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The migrant labor shortages that Western New York farmers are complaining about could cripple farms nationwide, agriculture experts said at a House hearing Wednesday.

Testifying before the House Subcommittee on Immigration and Claims, farm groups said Congress has to act to prevent labor shortages that will make it difficult for farmers to bring in their crops. Those shortages result from an Immigration and Naturalization Service crackdown on illegal immigrants working in the fields.

Christopher Watt, an apple grower in Albion, said in a telephone interview that he only has two-thirds the workers he needs to bring in his apple harvest.

Knowing that INS agents are on the lookout for illegal immigrants, many migrant workers aren't even coming to Western New York for picking season this year. As a result, "people want to start harvesting, and don't have the crews to do it," Watt said.

Similar complaints have poured in from farmers nationwide, which is why farm groups are advocating a bill that would create a temporary program to allow 25,000 foreign workers a year to come into America for two years to work on the farms to replace the illegal immigrants being thrown out.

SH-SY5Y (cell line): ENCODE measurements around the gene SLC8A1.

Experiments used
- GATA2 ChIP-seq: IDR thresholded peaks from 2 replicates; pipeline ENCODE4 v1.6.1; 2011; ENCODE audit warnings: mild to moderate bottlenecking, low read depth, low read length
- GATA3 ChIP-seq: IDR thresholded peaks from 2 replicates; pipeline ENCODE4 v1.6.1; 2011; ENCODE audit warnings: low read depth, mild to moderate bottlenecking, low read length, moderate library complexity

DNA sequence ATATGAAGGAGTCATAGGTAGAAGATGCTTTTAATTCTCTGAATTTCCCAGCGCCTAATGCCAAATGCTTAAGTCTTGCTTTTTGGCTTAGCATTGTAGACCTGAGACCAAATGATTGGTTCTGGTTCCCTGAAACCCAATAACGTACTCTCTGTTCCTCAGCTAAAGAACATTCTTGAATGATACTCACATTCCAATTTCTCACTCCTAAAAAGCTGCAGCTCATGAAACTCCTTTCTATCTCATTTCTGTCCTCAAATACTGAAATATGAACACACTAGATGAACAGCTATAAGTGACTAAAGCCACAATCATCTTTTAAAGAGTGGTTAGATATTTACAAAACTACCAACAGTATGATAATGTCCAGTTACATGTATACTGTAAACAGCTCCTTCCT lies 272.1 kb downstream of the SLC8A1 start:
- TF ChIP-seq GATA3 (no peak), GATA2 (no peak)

House Agriculture Committee Chairman Robert Smith, R-Ore., is pushing that bill, co-sponsored by Reps. John J. LaFalce, D-Town of Tonawanda, and Bill Paxon, R-Amherst.

The U.S. Department of Labor already has a program to help farmers in need of migrant workers, but that program "is too complex for the average American grower to use without the aid of a good lawyer," said John Hancock, former head of the agricultural labor certification unit at the Department of Labor.

James S. Holt, an economist who testified for the National Council of Agricultural Employers, termed the current temporary worker program "Gestapo-like" and "evil."

Without a new program, "The end result will be to reduce U.S. farm production and agribusiness employment," Holt said.

Only one witness at the hearing defended the status quo. Bruce Goldstein, co-executive director of the Farmworkers Justice Fund, said Labor Department statistics consistently show that there is no farm worker shortage.

"The guest worker proposal is not about a labor shortage," he said. "It is about granting agribusiness a federal exemption from the economic laws of competition so that employers may impose sub-poverty-level wages and working conditions."

News Washington Bureau assistant Lisa DiNicola also contributed to this report.

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